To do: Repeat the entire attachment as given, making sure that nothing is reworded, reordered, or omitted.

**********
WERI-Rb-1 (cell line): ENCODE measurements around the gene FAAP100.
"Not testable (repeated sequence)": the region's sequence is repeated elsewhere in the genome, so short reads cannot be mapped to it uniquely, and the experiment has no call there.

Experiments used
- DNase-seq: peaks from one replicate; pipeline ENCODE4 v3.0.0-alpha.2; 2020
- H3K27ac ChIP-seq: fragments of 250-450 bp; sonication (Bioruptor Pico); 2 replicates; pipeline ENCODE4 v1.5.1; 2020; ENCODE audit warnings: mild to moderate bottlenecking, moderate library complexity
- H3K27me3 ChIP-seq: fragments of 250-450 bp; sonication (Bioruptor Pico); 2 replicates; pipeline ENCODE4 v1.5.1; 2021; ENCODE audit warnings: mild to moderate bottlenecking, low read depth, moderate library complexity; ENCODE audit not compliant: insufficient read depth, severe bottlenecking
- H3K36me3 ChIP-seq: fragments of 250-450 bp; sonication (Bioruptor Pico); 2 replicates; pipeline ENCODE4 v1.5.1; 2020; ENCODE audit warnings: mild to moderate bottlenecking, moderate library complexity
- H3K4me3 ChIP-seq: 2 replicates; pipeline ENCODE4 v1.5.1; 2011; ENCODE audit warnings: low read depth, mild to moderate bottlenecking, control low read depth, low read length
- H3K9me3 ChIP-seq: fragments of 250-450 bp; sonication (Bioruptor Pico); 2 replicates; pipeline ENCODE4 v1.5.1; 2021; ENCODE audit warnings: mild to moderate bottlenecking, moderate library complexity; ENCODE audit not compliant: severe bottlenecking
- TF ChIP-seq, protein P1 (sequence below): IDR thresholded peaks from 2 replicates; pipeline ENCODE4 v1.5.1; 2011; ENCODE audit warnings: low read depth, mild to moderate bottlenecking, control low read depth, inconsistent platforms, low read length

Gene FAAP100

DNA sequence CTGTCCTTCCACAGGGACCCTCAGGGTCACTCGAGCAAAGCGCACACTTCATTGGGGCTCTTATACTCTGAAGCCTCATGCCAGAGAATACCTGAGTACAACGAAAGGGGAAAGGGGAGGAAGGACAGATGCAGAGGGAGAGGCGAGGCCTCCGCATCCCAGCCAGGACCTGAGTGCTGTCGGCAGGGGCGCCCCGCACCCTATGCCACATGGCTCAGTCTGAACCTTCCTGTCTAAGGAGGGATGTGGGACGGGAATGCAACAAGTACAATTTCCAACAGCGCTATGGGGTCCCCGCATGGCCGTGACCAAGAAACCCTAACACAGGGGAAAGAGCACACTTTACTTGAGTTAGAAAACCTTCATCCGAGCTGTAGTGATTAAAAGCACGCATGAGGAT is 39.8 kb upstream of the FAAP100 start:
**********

WERI-Rb-1 (cell line): ENCODE measurements around the gene FAAP100.
"Not testable (repeated sequence)": the region's sequence is repeated elsewhere in the genome, so short reads cannot be mapped to it uniquely, and the experiment has no call there.

Experiments used
- DNase-seq: peaks from one replicate; pipeline ENCODE4 v3.0.0-alpha.2; 2020
- H3K27ac ChIP-seq: fragments of 250-450 bp; sonication (Bioruptor Pico); 2 replicates; pipeline ENCODE4 v1.5.1; 2020; ENCODE audit warnings: mild to moderate bottlenecking, moderate library complexity
- H3K27me3 ChIP-seq: fragments of 250-450 bp; sonication (Bioruptor Pico); 2 replicates; pipeline ENCODE4 v1.5.1; 2021; ENCODE audit warnings: mild to moderate bottlenecking, low read depth, moderate library complexity; ENCODE audit not compliant: insufficient read depth, severe bottlenecking
- H3K36me3 ChIP-seq: fragments of 250-450 bp; sonication (Bioruptor Pico); 2 replicates; pipeline ENCODE4 v1.5.1; 2020; ENCODE audit warnings: mild to moderate bottlenecking, moderate library complexity
- H3K4me3 ChIP-seq: 2 replicates; pipeline ENCODE4 v1.5.1; 2011; ENCODE audit warnings: low read depth, mild to moderate bottlenecking, control low read depth, low read length
- H3K9me3 ChIP-seq: fragments of 250-450 bp; sonication (Bioruptor Pico); 2 replicates; pipeline ENCODE4 v1.5.1; 2021; ENCODE audit warnings: mild to moderate bottlenecking, moderate library complexity; ENCODE audit not compliant: severe bottlenecking
- TF ChIP-seq, protein P1 (sequence below): IDR thresholded peaks from 2 replicates; pipeline ENCODE4 v1.5.1; 2011; ENCODE audit warnings: low read depth, mild to moderate bottlenecking, control low read depth, inconsistent platforms, low read length

Gene FAAP100

DNA sequence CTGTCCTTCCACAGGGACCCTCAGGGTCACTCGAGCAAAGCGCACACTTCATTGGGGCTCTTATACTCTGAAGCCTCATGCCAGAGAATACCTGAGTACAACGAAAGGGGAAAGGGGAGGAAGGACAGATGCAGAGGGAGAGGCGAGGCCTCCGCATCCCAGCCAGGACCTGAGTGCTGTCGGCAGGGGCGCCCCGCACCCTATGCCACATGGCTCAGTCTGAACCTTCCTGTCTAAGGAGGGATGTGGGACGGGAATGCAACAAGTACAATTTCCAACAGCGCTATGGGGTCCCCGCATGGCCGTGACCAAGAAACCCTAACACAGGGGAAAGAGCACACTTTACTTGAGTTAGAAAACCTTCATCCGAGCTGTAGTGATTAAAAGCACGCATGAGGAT is 39.8 kb upstream of the FAAP100 start: